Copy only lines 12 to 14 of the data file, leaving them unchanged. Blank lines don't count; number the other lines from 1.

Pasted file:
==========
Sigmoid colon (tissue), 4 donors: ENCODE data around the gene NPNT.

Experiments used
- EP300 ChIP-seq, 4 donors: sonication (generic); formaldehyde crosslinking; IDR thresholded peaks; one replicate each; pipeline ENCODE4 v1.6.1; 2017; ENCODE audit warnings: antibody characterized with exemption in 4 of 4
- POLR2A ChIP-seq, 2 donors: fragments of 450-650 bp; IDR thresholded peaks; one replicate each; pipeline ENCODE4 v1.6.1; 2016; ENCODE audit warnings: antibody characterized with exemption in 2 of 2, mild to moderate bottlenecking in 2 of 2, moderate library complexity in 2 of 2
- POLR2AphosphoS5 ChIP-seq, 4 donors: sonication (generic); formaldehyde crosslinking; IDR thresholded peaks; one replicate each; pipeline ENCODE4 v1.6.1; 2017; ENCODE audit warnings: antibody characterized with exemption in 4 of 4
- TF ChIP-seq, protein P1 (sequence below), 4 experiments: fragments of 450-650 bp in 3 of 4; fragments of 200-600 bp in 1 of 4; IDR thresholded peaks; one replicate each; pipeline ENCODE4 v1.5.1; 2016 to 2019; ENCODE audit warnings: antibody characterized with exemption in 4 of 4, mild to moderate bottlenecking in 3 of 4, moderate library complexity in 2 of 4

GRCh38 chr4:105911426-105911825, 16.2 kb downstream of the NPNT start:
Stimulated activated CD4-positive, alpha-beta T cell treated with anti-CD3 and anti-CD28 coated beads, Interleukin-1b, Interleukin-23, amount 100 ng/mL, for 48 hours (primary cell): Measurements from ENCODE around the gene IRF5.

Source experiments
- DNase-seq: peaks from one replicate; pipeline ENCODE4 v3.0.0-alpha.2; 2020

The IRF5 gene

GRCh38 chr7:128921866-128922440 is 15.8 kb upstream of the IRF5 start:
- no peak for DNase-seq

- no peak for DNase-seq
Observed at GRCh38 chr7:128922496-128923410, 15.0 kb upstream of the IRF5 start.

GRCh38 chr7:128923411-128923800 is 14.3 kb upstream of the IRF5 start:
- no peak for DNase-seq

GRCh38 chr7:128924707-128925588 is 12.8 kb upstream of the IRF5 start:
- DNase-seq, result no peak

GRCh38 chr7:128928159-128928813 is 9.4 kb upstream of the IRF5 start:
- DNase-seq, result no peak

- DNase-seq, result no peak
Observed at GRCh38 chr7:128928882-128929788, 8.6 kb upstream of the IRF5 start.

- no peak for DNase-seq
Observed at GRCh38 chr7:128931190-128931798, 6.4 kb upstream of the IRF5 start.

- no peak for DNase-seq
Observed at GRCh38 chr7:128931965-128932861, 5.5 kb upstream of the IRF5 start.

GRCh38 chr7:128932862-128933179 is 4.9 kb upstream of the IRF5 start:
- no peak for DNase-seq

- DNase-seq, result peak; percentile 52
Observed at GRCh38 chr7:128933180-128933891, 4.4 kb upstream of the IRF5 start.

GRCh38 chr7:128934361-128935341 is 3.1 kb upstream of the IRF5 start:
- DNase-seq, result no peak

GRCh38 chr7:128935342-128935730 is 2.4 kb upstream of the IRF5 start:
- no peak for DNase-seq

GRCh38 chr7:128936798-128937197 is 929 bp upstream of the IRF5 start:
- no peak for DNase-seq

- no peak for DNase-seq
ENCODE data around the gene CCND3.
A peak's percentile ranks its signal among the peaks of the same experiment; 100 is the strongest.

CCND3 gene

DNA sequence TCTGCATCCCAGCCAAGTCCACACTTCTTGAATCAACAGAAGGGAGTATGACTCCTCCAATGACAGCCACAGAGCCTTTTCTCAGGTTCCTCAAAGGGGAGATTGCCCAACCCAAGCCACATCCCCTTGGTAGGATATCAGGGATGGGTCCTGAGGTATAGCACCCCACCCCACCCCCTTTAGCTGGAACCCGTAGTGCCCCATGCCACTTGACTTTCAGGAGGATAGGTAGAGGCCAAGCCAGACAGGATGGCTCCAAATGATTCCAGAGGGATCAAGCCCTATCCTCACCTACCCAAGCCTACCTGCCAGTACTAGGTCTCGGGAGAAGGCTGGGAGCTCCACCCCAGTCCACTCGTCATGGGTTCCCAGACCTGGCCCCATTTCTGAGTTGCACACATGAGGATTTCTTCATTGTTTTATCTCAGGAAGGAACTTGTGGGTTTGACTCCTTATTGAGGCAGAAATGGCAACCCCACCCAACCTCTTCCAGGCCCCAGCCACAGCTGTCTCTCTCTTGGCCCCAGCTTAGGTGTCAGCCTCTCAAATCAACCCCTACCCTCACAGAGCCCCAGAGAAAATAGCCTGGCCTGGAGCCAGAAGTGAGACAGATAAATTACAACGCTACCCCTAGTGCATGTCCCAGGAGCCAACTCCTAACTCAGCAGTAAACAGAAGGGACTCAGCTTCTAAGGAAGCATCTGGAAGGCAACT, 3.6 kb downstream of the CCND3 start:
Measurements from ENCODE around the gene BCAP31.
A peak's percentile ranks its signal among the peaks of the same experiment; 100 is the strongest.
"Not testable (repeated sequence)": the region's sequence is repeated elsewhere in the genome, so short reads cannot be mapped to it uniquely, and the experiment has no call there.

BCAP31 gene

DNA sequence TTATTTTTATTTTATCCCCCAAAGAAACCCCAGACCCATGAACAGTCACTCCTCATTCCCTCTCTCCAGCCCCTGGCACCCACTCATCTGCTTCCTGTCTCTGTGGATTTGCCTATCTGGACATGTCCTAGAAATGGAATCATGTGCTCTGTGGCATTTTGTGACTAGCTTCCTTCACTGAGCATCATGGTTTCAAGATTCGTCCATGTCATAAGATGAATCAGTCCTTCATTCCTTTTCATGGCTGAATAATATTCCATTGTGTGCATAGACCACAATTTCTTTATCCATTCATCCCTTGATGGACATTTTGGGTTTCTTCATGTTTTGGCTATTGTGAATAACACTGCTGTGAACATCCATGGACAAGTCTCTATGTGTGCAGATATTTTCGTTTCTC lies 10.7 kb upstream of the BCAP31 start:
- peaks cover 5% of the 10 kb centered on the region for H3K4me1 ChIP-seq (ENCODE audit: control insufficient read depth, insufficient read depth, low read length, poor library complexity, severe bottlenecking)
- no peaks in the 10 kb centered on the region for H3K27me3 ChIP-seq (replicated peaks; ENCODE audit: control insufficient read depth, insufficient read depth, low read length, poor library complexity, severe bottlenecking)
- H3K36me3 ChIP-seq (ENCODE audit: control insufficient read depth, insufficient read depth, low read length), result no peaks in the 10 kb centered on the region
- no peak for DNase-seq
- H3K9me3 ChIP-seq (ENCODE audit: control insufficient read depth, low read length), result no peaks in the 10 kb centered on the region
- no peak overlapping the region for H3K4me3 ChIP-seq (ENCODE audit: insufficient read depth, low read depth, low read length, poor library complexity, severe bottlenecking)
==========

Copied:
GRCh38 chr7:128921866-128922440 is 15.8 kb upstream of the IRF5 start:
- no peak for DNase-seq

- no peak for DNase-seq